Tuesday 27 August 2013

California's wildfire

Yosemite fire rages, could burn for months

26 August, 2013

One of California's largest fires ever is raging near the Yosemite National Park. It has burned more than 225 square miles of forest and is now threatening some 4,500 buildings, as 3,400 firefighters face "every challenge there can be." Officials warn that it could be months before it is 100% contained.

The so-called Rim Fire had burned about 134,000 acres as of late Sunday — about 9,000 acres more than it had the previous day — making it the 14th largest fire since California began keeping records on wildfires in 1932 and the second largest in Tuolumne County.
Officials said that firefighters had contained about 7 percent of the fire, which began just over a week ago, and that it had caused no loss of life or significant property damage. And although the fire has burned some acreage in Yosemite, the most visited area of the park, the Yosemite Valley, is not threatened so far, officials said.

CBS News reports one official saying that firefighters are facing "every challenge that there can be." And, shockingly, that it could be close to winter before the fire completely under control.
NASA/Public Domain
The fire is so large, it can now be seen from space:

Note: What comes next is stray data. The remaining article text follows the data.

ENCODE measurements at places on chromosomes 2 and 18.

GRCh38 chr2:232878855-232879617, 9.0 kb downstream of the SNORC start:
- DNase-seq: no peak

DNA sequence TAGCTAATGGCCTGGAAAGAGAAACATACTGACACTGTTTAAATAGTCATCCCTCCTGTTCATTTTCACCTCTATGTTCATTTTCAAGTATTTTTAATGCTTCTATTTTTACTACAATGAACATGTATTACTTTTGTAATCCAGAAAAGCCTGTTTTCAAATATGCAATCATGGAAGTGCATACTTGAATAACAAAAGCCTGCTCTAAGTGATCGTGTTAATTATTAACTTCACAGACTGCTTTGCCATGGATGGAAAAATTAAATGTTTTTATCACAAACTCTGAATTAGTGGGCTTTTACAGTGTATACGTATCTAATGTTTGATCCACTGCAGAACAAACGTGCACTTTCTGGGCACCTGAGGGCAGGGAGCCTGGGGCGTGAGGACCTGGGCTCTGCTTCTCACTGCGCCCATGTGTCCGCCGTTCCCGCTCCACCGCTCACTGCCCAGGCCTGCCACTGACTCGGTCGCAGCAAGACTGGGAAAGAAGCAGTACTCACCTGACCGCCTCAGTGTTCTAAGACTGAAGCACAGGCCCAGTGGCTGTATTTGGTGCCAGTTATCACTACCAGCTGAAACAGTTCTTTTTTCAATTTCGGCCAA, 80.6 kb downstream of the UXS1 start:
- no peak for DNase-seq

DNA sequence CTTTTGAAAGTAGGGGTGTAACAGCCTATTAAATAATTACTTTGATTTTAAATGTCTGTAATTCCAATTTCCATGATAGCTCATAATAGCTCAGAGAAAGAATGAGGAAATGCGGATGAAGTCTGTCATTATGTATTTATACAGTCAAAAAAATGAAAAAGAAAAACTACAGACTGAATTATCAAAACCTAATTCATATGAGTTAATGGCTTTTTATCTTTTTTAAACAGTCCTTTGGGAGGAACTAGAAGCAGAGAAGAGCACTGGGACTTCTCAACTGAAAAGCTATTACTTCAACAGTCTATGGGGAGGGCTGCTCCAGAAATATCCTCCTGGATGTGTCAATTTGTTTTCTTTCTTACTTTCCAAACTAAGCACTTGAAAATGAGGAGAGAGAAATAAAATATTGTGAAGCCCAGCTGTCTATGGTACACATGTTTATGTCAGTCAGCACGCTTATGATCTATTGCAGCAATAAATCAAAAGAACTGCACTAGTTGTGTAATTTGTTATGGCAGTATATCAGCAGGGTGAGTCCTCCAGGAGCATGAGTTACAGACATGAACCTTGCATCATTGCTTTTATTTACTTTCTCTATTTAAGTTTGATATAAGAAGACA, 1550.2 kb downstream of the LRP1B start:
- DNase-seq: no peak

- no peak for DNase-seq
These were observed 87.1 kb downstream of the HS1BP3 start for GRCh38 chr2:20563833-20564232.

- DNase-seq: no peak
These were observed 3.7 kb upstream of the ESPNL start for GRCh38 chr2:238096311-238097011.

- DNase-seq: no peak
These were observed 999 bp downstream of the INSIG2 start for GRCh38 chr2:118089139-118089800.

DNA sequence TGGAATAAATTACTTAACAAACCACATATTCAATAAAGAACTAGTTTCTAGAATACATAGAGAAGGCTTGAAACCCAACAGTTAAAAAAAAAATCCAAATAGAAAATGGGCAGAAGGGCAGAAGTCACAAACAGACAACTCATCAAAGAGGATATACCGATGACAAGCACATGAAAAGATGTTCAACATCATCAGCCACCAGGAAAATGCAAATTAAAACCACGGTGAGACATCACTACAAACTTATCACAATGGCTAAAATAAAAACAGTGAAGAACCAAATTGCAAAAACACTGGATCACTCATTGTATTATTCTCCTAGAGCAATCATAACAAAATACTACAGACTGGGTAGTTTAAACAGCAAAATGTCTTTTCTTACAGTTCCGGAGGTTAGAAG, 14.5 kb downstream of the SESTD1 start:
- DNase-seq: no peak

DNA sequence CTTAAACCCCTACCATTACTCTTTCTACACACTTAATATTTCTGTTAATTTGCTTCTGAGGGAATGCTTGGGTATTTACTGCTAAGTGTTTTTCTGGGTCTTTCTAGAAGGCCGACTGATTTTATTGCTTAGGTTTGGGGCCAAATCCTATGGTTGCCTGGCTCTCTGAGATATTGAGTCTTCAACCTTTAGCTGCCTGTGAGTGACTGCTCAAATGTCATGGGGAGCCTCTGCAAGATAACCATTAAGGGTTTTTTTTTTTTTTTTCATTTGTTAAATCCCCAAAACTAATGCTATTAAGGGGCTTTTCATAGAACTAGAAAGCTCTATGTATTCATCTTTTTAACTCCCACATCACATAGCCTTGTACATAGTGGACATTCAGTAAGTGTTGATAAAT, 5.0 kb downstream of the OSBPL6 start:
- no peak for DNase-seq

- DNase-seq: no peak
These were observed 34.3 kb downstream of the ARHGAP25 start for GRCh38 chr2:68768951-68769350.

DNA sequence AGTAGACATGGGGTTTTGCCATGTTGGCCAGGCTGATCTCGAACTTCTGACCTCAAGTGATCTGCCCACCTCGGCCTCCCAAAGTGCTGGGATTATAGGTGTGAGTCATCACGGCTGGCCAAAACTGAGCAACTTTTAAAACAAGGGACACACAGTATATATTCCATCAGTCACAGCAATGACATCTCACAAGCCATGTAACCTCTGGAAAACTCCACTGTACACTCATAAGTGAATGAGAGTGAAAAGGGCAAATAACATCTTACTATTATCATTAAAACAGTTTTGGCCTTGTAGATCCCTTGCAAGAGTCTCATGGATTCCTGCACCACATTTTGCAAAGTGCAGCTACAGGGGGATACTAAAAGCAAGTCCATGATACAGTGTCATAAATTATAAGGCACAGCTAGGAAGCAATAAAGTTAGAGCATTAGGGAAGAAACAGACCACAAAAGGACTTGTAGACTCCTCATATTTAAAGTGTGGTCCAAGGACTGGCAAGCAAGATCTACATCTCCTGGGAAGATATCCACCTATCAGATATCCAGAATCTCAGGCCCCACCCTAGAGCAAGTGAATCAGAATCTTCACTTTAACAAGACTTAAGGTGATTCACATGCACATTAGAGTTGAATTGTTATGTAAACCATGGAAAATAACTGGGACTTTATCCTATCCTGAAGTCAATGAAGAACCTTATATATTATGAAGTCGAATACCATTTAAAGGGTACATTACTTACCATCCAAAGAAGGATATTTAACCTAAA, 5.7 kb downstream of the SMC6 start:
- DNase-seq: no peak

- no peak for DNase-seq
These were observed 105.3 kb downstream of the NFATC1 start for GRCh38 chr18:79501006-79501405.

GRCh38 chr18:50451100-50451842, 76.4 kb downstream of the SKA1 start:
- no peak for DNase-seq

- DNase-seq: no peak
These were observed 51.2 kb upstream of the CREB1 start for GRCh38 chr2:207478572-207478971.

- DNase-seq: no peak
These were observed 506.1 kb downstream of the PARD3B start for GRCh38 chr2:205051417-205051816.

You can see smoke from the Rim Fire from space. PHOTO via ‪@nasa: ‪pic.twitter.com/oD3vT5ugW7


The NASA photo shows the smoke plume and surface temperatures indicating the location of fire:
Red outlines indicate hot spots where MODIS detected unusually warm surface temperatures associated with fires. Winds blew a thick smoke plume toward the northeast. A smaller fire—American fire—burned to the north.

In addition to the threat to the Giant Sequoia's and Yosemite National Park, the fire is also causing concerns about the drinking water supply for San Francisco.
Ash from the fire is currently falling like snow flakes on the water in the Hetch Hetchy Reservoir, which is the main source of drinking water for 2.6 million people in the Bay Area. Officials say the water is being filtered and is still safe to drink. However, the fire has also caused problems with energy production in the area.
Two of three power production plants downriver from the reservoir had to shut down before the fire swept through, prompting the city to rely on reciprocal agreements with other utilities and to spend about $600,000 buying supplemental power to make up the shortfall, Jue said.
Late last week, the fire doubled in size, according to CNN.

Though no single fire (or storm or flood, etc.) can or should be attributed to climate change alone, there is no doubt that wildfires are connected to climate change. The dry and hot conditions that make wildfires more-likely to occur are caused by global warming. Last month, when asked about climate change deniers, Tom Boatner, the federal government's chief of fire operations, said:
"You won't find them on the fire line in the American west anymore, because we've had climate change beat into us over the last 10 or 15 years. We know what we're seeing and we're dealing with a period of climate in terms of temperature and humidity and drought that is different from anything people have seen in our lifetimes."